Canto: That sounds incredible. And these guinea pigs quickly recovered? Or are they now full-blown diabetics? Doesn’t sound like mild torture to me. And do they know why a week’s sleep deprivation had such a dramatic effect?

Jacinta: Ha, well, Walker doesn’t mention the afterlife of the experimental subjects, but I’m assuming normality came bounding back after they recovered their sleep. As to the mechanism of action, Walker describes two options – sleep loss may have blocked the release of insulin by the pancreas, providing no signal for cell absorption to take place, or it may have interfered with the released insulin’s message to the cells. And though it seems that sleep loss probably had an effect on both, it was clear from biopsies taken from subjects that it was the latter, the cells’ lack of response to insulin, their ‘refusal’ to take up the blood glucose, that was the principal problem.

Canto: Just looking at the Sleep Foundation website, and they seem to get things the other way round, that diabetics are suffering from sleep loss. I must say, that, off the top of my head, I’d find being pre-diabetic easier to manage than my sleep behaviour. I mean, I can imagine changing my diet and exercise habits easily enough, but my sleep habits not so much. How do you turn off your brain?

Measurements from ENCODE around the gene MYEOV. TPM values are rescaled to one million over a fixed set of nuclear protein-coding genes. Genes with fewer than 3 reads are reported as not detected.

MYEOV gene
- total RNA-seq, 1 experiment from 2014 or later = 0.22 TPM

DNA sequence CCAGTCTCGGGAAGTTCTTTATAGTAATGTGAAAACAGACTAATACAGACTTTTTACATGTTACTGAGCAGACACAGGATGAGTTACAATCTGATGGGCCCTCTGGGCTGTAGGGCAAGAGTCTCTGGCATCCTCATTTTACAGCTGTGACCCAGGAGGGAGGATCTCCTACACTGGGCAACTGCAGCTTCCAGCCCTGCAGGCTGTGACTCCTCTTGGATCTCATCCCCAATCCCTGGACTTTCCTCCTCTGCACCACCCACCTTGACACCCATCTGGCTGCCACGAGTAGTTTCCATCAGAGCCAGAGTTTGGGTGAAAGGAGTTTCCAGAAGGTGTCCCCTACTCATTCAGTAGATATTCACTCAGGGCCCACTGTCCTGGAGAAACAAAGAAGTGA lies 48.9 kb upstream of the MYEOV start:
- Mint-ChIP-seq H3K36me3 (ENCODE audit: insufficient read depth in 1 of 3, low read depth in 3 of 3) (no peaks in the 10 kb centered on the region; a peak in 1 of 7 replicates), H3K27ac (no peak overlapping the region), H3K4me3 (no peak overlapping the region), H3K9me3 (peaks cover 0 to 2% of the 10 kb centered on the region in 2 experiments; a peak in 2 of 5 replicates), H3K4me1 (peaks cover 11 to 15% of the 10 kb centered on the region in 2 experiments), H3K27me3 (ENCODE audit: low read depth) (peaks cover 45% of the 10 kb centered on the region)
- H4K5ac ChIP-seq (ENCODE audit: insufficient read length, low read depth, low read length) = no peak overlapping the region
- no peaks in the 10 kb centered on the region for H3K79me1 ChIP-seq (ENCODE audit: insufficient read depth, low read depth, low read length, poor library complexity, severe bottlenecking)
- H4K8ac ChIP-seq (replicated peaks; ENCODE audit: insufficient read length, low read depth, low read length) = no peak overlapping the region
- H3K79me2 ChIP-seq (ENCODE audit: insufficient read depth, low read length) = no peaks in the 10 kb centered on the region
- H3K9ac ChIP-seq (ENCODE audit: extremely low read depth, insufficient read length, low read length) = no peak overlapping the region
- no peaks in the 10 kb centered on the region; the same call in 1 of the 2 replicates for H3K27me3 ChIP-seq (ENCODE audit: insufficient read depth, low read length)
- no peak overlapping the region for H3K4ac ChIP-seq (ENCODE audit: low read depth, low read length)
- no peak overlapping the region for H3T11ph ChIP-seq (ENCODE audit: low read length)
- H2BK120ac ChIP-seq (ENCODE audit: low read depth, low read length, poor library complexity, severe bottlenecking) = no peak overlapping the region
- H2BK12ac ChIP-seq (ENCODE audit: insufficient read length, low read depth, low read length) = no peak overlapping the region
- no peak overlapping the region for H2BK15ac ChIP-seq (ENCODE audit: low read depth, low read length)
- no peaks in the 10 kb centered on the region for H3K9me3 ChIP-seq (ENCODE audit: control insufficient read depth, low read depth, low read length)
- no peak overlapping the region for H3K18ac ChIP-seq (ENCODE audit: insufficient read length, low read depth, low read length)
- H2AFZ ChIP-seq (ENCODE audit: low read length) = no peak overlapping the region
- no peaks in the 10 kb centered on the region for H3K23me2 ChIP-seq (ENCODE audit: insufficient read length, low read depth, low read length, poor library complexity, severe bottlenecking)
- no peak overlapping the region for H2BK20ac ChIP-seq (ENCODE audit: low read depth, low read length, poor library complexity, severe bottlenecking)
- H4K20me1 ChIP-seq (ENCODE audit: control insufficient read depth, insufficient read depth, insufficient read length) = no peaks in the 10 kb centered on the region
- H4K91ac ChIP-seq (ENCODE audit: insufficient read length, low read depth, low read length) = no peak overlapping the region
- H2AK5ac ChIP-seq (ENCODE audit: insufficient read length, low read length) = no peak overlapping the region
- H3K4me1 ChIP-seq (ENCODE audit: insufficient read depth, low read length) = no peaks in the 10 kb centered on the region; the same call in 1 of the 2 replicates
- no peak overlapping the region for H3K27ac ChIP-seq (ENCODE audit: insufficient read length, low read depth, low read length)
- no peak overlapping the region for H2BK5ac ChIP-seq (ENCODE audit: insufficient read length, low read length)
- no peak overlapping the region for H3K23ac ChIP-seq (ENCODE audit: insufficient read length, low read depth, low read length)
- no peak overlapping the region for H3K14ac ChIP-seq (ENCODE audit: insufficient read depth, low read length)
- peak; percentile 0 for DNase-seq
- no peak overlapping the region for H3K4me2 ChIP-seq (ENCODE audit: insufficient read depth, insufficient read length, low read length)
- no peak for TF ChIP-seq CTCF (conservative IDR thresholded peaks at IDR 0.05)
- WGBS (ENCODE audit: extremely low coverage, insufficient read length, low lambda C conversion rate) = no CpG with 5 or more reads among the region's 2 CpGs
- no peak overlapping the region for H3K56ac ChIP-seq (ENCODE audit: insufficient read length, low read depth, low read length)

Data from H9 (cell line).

Jacinta: Well, Mr Walker has some suggestions on that, which we’ll explore next time. And by the way, there seems to be tons of videos and websites providing knowledge and advice on the issue, which always makes me feel superfluous to requirements as a human being…

Canto: Well, try not to lose sleep over it.

References

Why we sleep, by Matthew Walker, 2017

https://www.sciencealert.com/scientists-have-worked-out-why-your-eyes-move-when-you-re-dreaming

https://en.wikipedia.org/wiki/Sleep_deprivation

https://www.sleepfoundation.org/physical-health/lack-of-sleep-and-diabetes

 

Written by stewart henderson

November 7, 2021 at 3:56 pm